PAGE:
This is the demon that I feel arising in my classroom around week three as we talk about the hard facts of colonization, of our collusion with it for those of us who are settlers, and that it has not ended but is ongoing. This kind of wild serpent of fear and danger arises in the back of the room and if I have done my job well, the students having these inner demons will come talk to me during office hours, saying wildly racist and historically inaccurate things. Even as I am on my own path of learning and unlearning, I listen and listen and try to help identify reality and where it diverges from their inner wildlings of shame. I do my best to siphon their demons out of the classroom but I am aware that depending on the topic at hand Indigenous or POC students in these classrooms are often asked to feel perpetually, extremely uncomfortable and to get traumatized by having to be in these spaces, just so white students don’t have to experience even momentary discomfort. I see it as part of my job to notice this massive discrepancy is happening, that it is naturalized. I see it as my job to empathize with, hear, and to the best of my ability guard the safety of those whom the classroom is not designed to serve and whose safety is structurally not seen as a priority. This is surprisingly challenging as my own subject position conditions me to notice the needs of the students from dominant backgrounds, who don’t even realize everything and everyone is centered around them.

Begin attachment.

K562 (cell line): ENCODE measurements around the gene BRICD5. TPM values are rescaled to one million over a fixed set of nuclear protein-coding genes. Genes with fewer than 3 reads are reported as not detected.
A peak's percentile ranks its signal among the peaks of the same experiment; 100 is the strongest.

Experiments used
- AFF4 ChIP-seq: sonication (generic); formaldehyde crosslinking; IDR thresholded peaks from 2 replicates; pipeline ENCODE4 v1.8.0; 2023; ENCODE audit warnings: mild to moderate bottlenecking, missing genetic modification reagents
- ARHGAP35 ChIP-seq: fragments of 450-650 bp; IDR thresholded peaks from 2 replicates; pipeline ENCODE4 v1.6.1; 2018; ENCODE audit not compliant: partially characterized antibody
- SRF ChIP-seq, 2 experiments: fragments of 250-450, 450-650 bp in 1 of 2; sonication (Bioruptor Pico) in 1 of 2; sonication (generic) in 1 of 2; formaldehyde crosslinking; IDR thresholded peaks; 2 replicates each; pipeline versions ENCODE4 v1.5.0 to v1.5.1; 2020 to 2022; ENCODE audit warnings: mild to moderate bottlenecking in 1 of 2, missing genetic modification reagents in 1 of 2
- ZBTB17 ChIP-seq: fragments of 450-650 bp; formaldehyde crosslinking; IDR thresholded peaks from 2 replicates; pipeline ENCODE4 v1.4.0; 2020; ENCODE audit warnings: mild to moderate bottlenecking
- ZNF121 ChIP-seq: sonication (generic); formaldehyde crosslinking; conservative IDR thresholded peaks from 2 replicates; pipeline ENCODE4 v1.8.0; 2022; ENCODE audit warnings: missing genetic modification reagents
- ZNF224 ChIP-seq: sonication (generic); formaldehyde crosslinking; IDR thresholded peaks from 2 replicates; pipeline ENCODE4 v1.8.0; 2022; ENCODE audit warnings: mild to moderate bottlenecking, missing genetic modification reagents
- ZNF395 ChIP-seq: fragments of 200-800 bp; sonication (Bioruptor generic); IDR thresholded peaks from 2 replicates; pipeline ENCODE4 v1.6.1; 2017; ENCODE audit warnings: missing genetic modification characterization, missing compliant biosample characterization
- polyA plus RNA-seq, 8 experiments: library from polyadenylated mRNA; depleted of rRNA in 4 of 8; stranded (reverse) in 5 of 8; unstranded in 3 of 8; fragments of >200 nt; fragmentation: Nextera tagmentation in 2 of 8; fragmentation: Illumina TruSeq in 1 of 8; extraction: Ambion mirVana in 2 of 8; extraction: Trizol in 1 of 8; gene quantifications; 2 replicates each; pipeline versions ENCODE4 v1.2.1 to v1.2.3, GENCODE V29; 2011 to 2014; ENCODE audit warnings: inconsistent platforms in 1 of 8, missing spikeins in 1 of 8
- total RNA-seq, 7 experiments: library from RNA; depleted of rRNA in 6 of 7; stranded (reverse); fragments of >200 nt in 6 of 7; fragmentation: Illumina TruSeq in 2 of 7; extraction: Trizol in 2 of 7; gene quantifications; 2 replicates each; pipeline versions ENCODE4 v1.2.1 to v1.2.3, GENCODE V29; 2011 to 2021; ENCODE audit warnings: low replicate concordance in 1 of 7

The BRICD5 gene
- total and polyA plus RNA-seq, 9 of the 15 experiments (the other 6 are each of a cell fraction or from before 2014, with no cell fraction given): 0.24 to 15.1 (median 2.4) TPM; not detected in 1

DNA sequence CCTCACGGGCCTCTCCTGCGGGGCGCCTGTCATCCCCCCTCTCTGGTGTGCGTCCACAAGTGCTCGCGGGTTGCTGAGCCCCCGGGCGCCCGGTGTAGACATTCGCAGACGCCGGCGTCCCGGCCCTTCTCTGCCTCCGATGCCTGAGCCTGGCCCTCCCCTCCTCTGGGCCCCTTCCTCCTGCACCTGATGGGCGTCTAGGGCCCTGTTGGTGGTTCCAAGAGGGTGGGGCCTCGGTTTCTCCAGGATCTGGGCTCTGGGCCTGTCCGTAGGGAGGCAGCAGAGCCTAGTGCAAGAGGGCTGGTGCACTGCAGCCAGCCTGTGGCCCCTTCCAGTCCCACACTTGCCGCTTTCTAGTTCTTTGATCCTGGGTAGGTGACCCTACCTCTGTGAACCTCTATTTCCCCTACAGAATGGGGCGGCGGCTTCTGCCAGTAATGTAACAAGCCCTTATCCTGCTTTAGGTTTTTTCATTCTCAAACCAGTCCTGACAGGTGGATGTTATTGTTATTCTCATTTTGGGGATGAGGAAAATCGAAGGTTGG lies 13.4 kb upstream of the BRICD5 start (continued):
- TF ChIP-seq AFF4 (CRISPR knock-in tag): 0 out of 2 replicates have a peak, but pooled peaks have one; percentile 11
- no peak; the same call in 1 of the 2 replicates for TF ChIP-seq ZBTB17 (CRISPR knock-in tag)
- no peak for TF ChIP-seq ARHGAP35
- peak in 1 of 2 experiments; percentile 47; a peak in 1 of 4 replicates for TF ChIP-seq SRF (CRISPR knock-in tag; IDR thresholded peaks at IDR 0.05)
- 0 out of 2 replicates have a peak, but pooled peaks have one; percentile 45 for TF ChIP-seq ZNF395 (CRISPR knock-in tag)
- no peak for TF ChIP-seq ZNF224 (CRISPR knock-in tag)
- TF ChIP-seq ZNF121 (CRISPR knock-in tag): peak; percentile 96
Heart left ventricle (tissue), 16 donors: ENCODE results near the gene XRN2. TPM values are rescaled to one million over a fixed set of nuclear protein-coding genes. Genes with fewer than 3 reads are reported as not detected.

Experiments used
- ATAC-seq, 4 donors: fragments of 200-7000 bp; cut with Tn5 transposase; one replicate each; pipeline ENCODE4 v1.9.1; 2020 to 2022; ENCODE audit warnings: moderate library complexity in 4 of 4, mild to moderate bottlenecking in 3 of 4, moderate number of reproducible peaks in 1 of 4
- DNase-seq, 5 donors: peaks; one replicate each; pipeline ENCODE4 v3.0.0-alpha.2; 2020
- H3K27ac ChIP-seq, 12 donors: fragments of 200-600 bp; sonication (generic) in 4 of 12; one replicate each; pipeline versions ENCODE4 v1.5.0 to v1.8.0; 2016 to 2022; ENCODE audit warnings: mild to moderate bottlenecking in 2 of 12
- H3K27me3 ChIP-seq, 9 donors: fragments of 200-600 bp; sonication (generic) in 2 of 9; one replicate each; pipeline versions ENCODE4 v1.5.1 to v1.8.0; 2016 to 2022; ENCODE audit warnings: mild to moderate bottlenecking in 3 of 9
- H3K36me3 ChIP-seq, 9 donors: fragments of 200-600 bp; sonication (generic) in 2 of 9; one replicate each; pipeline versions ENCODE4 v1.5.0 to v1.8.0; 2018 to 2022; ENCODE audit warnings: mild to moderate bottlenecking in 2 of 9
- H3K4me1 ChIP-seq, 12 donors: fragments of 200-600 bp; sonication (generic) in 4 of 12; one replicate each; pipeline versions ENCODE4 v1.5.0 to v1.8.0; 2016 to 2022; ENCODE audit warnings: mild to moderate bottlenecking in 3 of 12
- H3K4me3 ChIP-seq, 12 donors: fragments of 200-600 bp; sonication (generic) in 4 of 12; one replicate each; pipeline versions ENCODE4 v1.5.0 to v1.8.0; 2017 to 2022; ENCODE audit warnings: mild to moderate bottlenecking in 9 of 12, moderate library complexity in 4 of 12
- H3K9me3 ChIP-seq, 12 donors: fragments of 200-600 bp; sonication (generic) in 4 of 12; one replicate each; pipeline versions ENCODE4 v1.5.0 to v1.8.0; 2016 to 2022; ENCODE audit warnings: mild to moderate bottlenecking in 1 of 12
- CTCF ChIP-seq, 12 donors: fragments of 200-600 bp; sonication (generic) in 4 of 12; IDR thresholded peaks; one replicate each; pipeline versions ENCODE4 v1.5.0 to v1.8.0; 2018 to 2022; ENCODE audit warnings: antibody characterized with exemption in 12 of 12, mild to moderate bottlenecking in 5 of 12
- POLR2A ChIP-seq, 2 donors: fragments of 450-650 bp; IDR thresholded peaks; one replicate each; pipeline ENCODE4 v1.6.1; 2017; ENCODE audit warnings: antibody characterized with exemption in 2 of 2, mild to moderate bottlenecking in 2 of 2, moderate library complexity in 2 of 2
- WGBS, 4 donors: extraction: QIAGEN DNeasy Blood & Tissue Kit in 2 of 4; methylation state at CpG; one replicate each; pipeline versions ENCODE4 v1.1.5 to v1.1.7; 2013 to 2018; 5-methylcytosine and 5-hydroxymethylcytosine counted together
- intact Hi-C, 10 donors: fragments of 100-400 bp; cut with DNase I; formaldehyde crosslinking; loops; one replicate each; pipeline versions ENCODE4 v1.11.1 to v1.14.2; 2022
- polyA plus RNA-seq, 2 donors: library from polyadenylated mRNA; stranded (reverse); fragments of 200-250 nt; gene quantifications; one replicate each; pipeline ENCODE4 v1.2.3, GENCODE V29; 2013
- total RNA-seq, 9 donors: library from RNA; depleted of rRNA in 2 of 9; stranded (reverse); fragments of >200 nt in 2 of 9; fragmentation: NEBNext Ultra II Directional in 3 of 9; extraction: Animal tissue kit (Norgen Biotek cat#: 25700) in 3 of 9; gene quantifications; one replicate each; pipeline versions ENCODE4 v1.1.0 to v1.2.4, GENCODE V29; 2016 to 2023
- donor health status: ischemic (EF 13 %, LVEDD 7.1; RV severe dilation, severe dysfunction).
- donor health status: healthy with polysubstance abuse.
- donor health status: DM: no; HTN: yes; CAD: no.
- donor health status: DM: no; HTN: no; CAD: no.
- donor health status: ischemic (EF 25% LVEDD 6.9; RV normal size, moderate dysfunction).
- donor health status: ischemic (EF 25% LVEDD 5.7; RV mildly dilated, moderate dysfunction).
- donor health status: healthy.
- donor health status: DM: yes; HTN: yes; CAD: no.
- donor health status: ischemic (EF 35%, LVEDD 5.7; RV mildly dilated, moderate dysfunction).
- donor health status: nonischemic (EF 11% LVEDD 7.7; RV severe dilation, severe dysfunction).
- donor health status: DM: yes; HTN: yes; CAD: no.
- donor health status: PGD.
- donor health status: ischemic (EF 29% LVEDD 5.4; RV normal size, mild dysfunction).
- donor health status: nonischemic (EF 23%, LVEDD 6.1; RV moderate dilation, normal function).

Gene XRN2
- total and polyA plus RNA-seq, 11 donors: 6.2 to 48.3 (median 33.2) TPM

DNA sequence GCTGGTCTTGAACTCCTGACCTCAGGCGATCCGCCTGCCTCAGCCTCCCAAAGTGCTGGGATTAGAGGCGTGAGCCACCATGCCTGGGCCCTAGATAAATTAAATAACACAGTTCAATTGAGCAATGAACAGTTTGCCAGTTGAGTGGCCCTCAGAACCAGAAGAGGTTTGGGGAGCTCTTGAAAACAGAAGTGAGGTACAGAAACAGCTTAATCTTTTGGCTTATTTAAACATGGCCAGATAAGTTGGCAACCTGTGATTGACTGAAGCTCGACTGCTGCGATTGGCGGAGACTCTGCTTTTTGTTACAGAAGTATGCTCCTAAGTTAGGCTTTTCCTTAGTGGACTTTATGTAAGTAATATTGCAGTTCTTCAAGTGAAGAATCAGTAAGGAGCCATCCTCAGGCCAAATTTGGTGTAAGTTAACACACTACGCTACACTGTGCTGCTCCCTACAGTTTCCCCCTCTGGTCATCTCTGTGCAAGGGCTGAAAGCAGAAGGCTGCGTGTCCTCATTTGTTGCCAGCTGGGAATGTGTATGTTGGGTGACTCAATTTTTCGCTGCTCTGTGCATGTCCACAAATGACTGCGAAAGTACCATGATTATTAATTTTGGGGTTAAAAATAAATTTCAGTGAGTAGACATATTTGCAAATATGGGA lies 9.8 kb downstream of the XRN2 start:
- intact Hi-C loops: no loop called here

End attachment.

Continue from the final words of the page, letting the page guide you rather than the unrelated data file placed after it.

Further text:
I can do this with white people about racism or colonization because I am not paying the personal cost in my body of being attacked as they work out feelings of shame and guilt over beginning to learn about systemic realities that shape our lives. I can coddle and placate (cough… empathize) and then find their edge, what they are willing to hear, and then offer a wider lens, because I am not in my body personally bearing the brunt of the violence.
I cannot do it with men.
As a woman I cannot ignore my body’s deep, deep awareness of men’s potential to explode, attack, or flee if I pipe up about a thing they did that caused harm and that may as a result invoke guilt. I have been raised to sense that shit by the microsecond and act preemptively to coddle and placate and soothe the guilt before it can become a poisonous snake about to lunge at me, or an abandoning friend about to leave when I need them most.
The cost to my body of coddling a scary, angry, fragile ego – coddling it to make sure it does not attack or abandon me – is so incredibly great that I cannot do this kind of coddling any longer. I realize I have been doing it instinctively for a long time.
If you harm someone and then make it so that they feel afraid to tell you about it, be aware that women are likely coddling you constantly day in and day out in ways that exhaust them and that you take as normal and do not even notice. If you do this as a white person to people of colour, be aware of the same. As Black feminist thinkers such as Audre Lorde have long observed and articulated, it is so taken for granted in this culture that those who face systemic oppression will constantly placate those who are dominant that this is seen as perfectly unremarkable by those with more power, while those doing the placating have silence – and exhaustion, and trauma’s many bodily impacts – as their shelter and companion.